If somebody had asked me a year ago if I would be voting in the 2015 UK General Election, I may very well have contemplated replying, as my mother often does, with a very ambiguous, “I’m not sure, I just don’t feel it will really make a difference.” After the 2010 election, two years before I was due to start university, one of the main UK political parties promised to abolish tuition fees for education. The reality? The fees were tripled. I was one of the unlucky students who felt this impact immediately, and on graduating this July, I will leave university in just short of £50,000 worth of debt.
Today marks the first time I could legally place a vote in the UK General Election. Despite my reluctance and overall lack of interest this time last year due to my general uneasiness towards politicians, voting did turn out to be a totally huge deal for me. In this year’s election, it was hard to figure out who was going to emerge to challenge the UK’s two main parties, Labor and Conservative. For the first time they’ve been facing competition from smaller parties, meaning that the election was harder to predict than usual. Also, having social media sites like Facebook and Twitter around meant that it’s easy to hear everyone’s opinions on politics, and meant that engaging in the political process by voting wasn’t just a civic duty, it was a hot topic of conversation. On Thursday, Facebook even had this handy little feature, which allowed people to confirm to their friends that they were voting. Could this have been the final push for those who were perhaps sitting on the fence about checking out the vibe at the polling station?
A year ago I might not have heeded the call though. Comedian Russell Brand and others have pointed out how difficult it is to tell whether your vote is doing anything in the British system. Why even bother, it seemed to me, when the political system needs so much fixing? But now I feel differently. Isn’t the day of the General Election about having one of the most profound senses of free will? If people do not wish to vote, then I completely respect that. I myself feel very confused and misrepresented, so I can totally relate if others feel the same, especially the younger generation. The right to vote is still a choice like any other, and I sometimes think that is now very easily forgotten.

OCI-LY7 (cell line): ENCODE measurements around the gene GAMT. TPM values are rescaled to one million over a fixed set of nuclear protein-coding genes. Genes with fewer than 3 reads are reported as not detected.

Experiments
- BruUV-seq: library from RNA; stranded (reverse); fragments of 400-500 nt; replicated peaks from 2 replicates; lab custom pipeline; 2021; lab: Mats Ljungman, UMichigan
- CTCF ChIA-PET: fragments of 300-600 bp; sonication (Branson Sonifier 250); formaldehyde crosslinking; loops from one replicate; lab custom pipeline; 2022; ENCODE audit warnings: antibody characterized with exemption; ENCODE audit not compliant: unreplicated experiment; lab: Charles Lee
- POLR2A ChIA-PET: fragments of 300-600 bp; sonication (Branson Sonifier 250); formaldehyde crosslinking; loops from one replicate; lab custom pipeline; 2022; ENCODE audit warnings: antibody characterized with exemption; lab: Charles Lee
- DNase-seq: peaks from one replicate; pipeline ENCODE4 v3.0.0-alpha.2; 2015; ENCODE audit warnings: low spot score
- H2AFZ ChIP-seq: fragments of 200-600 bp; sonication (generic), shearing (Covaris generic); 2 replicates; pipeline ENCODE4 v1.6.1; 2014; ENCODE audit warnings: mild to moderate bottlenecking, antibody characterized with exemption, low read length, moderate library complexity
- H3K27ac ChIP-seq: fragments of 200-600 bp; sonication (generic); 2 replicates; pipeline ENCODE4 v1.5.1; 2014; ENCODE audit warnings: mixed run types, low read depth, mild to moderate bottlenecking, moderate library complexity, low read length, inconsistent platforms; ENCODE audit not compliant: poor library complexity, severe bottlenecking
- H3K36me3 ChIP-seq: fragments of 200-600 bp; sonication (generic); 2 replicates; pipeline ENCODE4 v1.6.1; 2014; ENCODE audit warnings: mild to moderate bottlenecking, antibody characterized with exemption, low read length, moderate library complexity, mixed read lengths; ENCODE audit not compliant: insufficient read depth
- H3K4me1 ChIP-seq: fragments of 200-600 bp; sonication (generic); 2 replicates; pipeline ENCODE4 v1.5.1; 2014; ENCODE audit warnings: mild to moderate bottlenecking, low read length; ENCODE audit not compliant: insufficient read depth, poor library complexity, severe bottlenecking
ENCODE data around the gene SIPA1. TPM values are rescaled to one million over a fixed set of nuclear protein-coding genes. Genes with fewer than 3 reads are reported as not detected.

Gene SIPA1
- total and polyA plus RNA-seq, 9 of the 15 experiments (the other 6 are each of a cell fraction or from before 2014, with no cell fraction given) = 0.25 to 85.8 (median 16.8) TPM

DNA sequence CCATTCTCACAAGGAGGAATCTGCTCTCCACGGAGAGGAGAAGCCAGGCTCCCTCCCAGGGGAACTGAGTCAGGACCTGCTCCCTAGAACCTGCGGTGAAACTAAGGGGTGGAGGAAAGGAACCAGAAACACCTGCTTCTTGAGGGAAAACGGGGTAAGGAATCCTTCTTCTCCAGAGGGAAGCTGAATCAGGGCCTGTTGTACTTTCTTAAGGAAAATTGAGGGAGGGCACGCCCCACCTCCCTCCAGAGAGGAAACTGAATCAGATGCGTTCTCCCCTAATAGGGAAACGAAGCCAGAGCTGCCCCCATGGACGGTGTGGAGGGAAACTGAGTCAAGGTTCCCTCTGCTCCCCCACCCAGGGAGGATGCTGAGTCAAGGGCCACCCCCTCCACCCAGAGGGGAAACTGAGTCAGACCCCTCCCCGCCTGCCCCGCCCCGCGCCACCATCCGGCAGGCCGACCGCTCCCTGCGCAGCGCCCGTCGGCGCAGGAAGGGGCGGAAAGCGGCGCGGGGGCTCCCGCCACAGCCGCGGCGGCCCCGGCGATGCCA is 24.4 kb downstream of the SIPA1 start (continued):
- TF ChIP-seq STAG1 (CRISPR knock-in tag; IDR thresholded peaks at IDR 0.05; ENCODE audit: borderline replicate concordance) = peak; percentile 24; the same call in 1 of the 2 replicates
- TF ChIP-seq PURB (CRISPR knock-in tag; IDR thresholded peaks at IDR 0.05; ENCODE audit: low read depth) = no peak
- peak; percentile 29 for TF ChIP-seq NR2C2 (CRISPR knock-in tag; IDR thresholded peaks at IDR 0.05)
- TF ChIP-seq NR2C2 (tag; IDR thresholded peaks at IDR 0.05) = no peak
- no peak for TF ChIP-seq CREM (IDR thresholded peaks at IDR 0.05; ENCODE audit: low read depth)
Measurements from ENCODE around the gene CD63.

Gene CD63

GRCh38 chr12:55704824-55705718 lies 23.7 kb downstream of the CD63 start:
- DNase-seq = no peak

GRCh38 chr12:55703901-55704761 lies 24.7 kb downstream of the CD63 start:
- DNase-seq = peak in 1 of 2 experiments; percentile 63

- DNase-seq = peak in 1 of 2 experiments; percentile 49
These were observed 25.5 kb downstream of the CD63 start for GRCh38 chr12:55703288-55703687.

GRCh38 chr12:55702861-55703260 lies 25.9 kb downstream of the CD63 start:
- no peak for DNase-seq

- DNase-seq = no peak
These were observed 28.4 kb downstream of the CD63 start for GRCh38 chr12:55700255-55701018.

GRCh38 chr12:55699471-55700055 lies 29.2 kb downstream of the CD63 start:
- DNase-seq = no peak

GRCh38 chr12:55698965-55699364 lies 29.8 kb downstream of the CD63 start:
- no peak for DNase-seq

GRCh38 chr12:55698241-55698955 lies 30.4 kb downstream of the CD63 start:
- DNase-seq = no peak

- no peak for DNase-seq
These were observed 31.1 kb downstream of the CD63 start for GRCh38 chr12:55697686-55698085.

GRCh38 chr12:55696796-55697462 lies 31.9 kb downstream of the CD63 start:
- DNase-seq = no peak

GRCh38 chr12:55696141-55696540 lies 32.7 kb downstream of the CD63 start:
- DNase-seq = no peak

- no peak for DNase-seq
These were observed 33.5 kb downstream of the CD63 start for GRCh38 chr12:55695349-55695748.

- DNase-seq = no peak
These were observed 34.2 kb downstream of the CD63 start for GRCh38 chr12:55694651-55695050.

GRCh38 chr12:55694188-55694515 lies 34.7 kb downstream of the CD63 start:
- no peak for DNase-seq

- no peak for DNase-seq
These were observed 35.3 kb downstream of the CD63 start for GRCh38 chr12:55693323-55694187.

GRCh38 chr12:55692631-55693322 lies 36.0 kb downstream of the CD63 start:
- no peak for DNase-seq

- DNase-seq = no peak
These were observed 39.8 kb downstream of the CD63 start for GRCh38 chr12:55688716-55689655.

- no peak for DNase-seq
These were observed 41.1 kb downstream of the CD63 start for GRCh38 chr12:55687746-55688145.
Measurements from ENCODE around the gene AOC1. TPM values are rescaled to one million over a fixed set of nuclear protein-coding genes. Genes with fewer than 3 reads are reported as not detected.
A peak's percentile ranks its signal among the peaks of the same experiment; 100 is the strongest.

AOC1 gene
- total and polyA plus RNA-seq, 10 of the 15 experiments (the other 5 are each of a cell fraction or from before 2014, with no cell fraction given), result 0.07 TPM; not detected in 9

But here’s the thing: It’s still less than one hundred years ago since women were afforded the power to vote in the UK, and I believe it to be of great importance that women aim to try and not waste this relatively new voice. There is a kind of obligation for us take maximum advantage of having our say. When you remember the trials that suffragettes went through to get us a chance to make a mark in the political system, it seems kind of silly to say, “Well I don’t actually think I am going to vote because I don’t believe party politics are accurately representative or fair.” To refuse to put in your ballot is a form of self-silencing that the suffragettes would not have understood one bit.
For me personally, it wasn’t the manifestos and promises of each of the political parties that influenced my final decision to go out and cross that little box. It was because I wanted to make women like 1800s voters activist Emmeline Pankhurst proud. When Thursday came around and it was time to cast my first ever legal vote, I knew I would cast a vote, no matter how many doubts I had about the particular political leaders up for election. I went to the polling station because if women are to ever have a say in the things which really matter to us, from equal pay to laws against sexual assault, voting is a small but important step in having out voices heard. I voted not because I believe in one party or another. I voted because I believe in myself, and in all women, and I know we’re important enough to have our voices heard.